Behind the history and meaning of the nursery rhyme, “Rock-a-bye Baby”

Behind the history and meaning of the nursery rhyme, “Rock-a-bye Baby”

It is funny. When you delve into the lyrics of a particular song, you might be surprised by what they say.

For example, one of the sweetest-sounding songs we hear as children is the nursery rhyme, “Rock-a-bye Baby.” But looking at the words, on their own, without any melody or soft tone, the song is apparently morbid and strange.

But is there more than meets the eye? What is the origin and meaning of the song, also known by some as “Hush-a-bye Baby”? Let’s find out the meaning below.


Many believe that the first appearance of the rhyme and lullaby occurred in 1765 in The Mother Goose Melodywhich was later reprinted in Boston in 1785. While no copies of the first edition are known, a 1791 edition has the following handwriting:

Hush-a-by baby in the treetop,
When the wind blows, the cradle will rock;
When the branch breaks, the cradle will fall,
Falls baby, crib and all.

In that publication, the rhyme is accompanied by the note: “This may serve as a warning to the proud and ambitious, who climb so high that they usually fall in the end.”

modern version

More modern versions of the song have been renamed from “Hush-a-bye Baby” to “Rock-a-bye Baby”. That name change was first recorded in 1805 in the collection of Benjamin Tabart, Songs for the Nursery.

Today, the lyrics are better known as:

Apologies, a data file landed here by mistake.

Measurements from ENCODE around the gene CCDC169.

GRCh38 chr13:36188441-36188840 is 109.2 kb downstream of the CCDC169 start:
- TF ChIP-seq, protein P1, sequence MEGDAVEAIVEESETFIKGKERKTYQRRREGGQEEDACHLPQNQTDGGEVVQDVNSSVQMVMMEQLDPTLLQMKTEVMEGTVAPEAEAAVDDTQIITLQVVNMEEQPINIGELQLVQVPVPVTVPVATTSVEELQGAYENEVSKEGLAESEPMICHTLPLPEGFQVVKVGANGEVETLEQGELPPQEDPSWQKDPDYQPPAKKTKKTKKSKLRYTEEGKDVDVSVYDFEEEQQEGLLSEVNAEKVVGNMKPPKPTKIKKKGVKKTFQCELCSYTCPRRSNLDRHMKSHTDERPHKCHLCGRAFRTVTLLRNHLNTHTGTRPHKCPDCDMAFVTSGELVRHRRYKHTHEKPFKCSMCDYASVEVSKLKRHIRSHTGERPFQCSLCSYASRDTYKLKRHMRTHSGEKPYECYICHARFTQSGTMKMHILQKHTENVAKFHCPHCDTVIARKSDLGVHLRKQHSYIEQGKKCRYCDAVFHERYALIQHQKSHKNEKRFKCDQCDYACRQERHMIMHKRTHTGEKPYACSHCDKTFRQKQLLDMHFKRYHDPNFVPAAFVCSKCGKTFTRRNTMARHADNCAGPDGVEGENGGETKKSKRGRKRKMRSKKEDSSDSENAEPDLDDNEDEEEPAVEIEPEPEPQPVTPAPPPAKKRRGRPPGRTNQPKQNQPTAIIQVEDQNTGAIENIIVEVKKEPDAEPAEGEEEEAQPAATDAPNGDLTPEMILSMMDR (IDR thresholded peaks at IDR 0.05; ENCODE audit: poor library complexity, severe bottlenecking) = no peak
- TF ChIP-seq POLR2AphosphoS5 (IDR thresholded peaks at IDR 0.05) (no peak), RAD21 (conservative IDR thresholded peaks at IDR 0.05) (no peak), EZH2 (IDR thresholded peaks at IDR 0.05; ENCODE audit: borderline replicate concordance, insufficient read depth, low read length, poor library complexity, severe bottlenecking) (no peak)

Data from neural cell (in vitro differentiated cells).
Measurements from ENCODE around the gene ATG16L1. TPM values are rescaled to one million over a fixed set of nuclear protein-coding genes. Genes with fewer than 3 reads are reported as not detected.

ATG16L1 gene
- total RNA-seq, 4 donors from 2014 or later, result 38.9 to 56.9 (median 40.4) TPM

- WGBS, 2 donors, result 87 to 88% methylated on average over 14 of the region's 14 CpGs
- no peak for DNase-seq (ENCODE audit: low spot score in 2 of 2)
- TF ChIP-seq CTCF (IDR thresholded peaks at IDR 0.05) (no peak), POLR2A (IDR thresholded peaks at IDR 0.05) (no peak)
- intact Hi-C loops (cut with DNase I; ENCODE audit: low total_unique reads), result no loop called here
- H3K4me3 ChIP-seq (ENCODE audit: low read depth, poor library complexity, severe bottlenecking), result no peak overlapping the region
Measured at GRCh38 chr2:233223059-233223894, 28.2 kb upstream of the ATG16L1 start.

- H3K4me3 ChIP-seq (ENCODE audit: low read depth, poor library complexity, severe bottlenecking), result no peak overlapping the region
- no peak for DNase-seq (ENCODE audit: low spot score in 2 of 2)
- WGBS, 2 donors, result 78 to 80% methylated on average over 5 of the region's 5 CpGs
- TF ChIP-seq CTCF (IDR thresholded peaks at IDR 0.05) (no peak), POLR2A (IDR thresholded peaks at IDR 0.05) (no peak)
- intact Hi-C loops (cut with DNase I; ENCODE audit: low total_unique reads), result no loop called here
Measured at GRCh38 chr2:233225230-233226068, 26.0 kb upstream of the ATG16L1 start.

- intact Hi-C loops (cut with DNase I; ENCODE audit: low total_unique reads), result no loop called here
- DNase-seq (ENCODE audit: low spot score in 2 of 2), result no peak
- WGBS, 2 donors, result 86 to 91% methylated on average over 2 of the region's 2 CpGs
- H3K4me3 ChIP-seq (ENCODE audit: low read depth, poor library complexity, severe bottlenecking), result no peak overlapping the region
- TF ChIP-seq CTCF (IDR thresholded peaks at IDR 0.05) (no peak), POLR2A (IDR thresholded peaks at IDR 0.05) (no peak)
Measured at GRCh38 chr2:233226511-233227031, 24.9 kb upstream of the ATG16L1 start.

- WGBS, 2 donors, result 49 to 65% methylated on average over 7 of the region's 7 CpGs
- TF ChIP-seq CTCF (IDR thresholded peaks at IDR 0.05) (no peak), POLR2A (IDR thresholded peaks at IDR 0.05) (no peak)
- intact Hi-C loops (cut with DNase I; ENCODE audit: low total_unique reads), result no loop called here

Rock a bye baby in the treetop,
When the wind blows, the cradle will rock,
When the branch breaks, the cradle will fall,
And the baby will come down, crib and all.

In 1887, the British newspaper, The times, included an announcement of a London performance by a group of musicians who were to play the “new” American song, “Rock-a-bye”. Later, an article in The New York Timesin 1891, it referenced the song being played in a New Jersey parade.

Today, the song is sung in daycare centers and by parents of young children everywhere.

Meanings and final thoughts

The great thing about lullabies and lullabies like this one is that they are so memorable because in a way they are so simple. Simple language, simple ideas. But somehow they linger in the collective consciousness.

But why?

One reason is that, because they are so simple, any number of meanings can be applied to them. “Jack and Jill,” for example, could be about the price of beer going up and down, or it could be about the human life cycle. “Rock-a-bye Baby” is no different.

Over time, some have thought that the lullaby is about the Egyptian deity Horus, god of royalty and the sky. Others have claimed that it is a corruption of the French melody, “He bas! là le loup!” (Quiet! There’s the wolf!) Some have thought it a reference to British colonists who noted that Native American women comforted their children by rocking them in birch bark cradles.

But these specific ideas miss the most important point: rhymes mean something and nothing at the same time. However, if you ask us, the most essential reading of the nursery rhyme has to do with living in front of the child to whom it is being sung.

A young baby has, presumably, decades and decades to go. A whole life to live. In this way, they are on top of the world. Young as can be. There is no way to go but down. Thus, with the trials and tribulations of life, comes the “rocking” of the cradle. So when it’s his turn, the end must come and the big fall.

But even if this was not the intent of the song writer, it still applies because the nursery rhyme is very simple and direct, using very common nouns and verbs. It is the beauty of a melody that is refined over the centuries.

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